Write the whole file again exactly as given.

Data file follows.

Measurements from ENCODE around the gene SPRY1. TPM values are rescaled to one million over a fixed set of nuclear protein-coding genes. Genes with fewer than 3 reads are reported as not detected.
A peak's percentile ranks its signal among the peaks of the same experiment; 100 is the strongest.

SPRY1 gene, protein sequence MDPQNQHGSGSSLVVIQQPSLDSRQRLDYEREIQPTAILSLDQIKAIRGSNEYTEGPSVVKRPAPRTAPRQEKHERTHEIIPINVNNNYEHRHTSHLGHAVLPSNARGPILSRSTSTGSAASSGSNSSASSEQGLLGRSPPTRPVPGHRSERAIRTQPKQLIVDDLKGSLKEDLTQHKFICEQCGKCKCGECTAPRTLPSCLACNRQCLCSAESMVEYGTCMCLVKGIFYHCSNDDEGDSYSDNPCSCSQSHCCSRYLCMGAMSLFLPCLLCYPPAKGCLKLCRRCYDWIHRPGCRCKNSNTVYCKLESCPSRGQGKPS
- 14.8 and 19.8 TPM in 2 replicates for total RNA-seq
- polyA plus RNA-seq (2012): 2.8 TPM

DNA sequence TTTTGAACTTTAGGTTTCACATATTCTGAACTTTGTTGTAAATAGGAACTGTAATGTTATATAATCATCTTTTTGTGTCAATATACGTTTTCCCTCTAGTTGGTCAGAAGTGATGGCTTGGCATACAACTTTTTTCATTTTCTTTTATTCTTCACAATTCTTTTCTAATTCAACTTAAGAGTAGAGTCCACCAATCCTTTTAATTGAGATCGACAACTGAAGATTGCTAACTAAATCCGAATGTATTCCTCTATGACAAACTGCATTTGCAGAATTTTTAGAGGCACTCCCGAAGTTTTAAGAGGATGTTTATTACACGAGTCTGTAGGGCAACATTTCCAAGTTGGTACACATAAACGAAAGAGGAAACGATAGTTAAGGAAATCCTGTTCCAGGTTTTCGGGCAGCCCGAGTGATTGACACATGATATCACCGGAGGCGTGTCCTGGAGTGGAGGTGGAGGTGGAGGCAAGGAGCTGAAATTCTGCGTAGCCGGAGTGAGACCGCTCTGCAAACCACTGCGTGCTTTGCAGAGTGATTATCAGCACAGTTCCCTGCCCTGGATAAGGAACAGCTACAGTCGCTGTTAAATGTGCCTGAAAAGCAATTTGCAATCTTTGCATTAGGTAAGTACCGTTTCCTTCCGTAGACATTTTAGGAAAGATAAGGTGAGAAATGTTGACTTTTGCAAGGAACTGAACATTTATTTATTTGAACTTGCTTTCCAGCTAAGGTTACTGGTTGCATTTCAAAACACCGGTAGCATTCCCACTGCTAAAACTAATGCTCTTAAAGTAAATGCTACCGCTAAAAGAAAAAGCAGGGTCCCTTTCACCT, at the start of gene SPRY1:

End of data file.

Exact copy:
Measurements from ENCODE around the gene SPRY1. TPM values are rescaled to one million over a fixed set of nuclear protein-coding genes. Genes with fewer than 3 reads are reported as not detected.
A peak's percentile ranks its signal among the peaks of the same experiment; 100 is the strongest.

SPRY1 gene, protein sequence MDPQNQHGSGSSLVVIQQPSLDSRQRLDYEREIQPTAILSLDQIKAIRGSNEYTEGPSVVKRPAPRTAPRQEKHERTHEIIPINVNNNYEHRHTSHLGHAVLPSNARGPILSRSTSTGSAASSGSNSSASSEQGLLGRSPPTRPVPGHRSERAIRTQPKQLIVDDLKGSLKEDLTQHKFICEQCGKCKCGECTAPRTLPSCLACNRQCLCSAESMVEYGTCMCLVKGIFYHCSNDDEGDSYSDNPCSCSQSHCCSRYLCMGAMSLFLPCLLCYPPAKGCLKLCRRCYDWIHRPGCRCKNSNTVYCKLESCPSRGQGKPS
- 14.8 and 19.8 TPM in 2 replicates for total RNA-seq
- polyA plus RNA-seq (2012): 2.8 TPM

DNA sequence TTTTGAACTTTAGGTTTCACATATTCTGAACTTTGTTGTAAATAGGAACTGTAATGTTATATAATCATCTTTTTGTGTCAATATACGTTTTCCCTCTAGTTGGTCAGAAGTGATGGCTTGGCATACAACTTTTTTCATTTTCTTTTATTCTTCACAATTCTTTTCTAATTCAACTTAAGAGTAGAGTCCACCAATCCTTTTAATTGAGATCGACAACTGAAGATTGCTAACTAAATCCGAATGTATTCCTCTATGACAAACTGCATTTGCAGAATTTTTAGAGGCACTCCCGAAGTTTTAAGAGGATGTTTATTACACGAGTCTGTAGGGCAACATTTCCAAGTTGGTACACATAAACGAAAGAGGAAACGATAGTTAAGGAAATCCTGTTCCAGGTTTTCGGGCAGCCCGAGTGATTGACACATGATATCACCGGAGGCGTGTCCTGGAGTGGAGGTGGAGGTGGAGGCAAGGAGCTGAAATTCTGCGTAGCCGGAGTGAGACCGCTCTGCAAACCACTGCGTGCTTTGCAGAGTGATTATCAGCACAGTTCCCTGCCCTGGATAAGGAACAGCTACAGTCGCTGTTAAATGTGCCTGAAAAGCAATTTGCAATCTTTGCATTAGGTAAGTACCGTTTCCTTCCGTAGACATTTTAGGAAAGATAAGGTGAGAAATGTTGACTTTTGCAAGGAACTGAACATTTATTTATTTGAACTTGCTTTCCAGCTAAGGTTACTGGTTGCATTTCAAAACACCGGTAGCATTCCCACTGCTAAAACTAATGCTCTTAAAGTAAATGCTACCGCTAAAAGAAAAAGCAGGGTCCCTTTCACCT, at the start of gene SPRY1: